And then came the part about the vanished $46 million, and that was where I choked. Thiel mentioned that early on in PayPal's development, banks were hesitant to get on board because of the potential for fraud. According to Thiel, "we just kind of ignored it." And then someone asked about PayPal's security measures and how they would protect against fraud, and Thiel remarked: "we decided that clearly he was just being a pessimist."
And then what happened? Rampant fraud on PayPal -- that's what happened. Thiel very nonchalantly remarked that by the year 2000, the company lost $46 million to fraud, and while I was having a violent physiological response to the number, Thiel moved on to discuss how the company made and burned through money rapidly.
But I was thinking about all of my student debt, and how at this point I don't even know how much money I owe because every time I start to calculate it all up, I get halfway through and then start crying before I can finish. Occasionally, I wake up in a cold sweat in the middle of the night when I realize how much debt I've accrued. Like sleep apnea, my debt is slowly crushing my windpipe and periodically reminding me that just when I think it's safe to go back to sleep, it's going to jolt me awake.
And then the little proverbial light-bulb over my head clicked on.
I realized that this is the whole point of Thiel's "20 under 20" program. The reason it has to be pitted against a traditional college is because by the time a student graduates, he or she has already spent four years being conditioned to have a fundamentally conservative attitude towards money. You take out as little as humanly possible in loans, you work nights, you frequently have to choose between dinner and shampoo, and if you run out of cash, your last remaining option is amateur night at Showgirls.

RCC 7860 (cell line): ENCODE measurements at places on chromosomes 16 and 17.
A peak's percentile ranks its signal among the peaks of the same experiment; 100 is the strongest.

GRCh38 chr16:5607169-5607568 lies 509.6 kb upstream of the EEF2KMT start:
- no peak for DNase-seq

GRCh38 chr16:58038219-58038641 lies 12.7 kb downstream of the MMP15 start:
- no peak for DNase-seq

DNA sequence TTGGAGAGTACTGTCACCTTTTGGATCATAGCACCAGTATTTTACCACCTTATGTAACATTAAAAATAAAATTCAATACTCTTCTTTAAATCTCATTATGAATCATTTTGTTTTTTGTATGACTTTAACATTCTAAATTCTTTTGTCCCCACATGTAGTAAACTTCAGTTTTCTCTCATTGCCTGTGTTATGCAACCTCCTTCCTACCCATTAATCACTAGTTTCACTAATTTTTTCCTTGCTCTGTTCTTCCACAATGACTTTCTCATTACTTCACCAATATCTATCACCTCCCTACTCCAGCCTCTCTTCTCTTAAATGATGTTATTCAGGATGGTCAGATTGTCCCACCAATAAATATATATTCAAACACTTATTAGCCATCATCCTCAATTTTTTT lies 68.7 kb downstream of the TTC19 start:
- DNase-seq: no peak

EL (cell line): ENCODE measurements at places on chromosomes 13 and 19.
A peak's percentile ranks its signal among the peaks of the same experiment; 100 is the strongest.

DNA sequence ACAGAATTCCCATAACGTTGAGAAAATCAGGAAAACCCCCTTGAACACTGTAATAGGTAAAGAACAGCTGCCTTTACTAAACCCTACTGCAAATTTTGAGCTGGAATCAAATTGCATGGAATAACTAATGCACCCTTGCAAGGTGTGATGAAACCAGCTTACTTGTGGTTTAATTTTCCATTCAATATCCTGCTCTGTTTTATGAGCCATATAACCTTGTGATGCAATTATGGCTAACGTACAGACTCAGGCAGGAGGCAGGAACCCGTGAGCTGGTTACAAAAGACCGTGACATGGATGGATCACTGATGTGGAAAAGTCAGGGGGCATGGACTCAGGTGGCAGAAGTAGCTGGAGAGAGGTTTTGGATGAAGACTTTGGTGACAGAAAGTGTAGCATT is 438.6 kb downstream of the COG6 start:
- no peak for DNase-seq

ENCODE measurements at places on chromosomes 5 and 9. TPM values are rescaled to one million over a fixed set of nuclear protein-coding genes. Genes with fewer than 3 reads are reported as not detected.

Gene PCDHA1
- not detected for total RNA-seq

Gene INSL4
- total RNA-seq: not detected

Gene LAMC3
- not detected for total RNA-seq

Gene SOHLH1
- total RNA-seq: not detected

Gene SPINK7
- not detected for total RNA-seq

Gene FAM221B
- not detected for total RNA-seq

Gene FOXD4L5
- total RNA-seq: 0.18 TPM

If Thiel set up the grants to be distributed after a student graduates from college, no student would actually take risks with that money or try something new because they've spent too long without money. It's like growing up in a famine--when you you've spent so many years going hungry, you develop a freakish hording complex and next thing you know, you have a garage that's stocked like a bomb shelter with canned beans and ketchup.
The same holds true with attitudes towards money, and the objective of Thiel's program is to change the way young entrepreneurs approach money. They need to learn how to take risks and be able to lose $46 million due to a totally preventable lack of oversight, and they need to learn how to adapt, because if they spend all their time trying not to lose money, they're never going to have the confidence to develop a truly groundbreaking idea.
So... I have had a change of heart regarding Thiel's program. It's not exactly a 180--maybe more like a 160, as I still think that college is vitally important, and students shouldn't have to choose between entrepreneurship and a college education (rather than avoid the system, we should be thinking of ways to change it), but I think that at this point, the fault lies with higher education and how the tuition system operates. Thiel can't change that, and no amount of free money is going to change a hard-wired system--you're still just feeding it.
If Thiel made his grants available only to students to pay off their tuition, the system still remains what it is and no entrepreneurial lessons have been learned. In true entrepreneurial fashion, Thiel's "20 Under 20" program approaches the problem from a different angle and offers an innovative and never-before-attempted solution.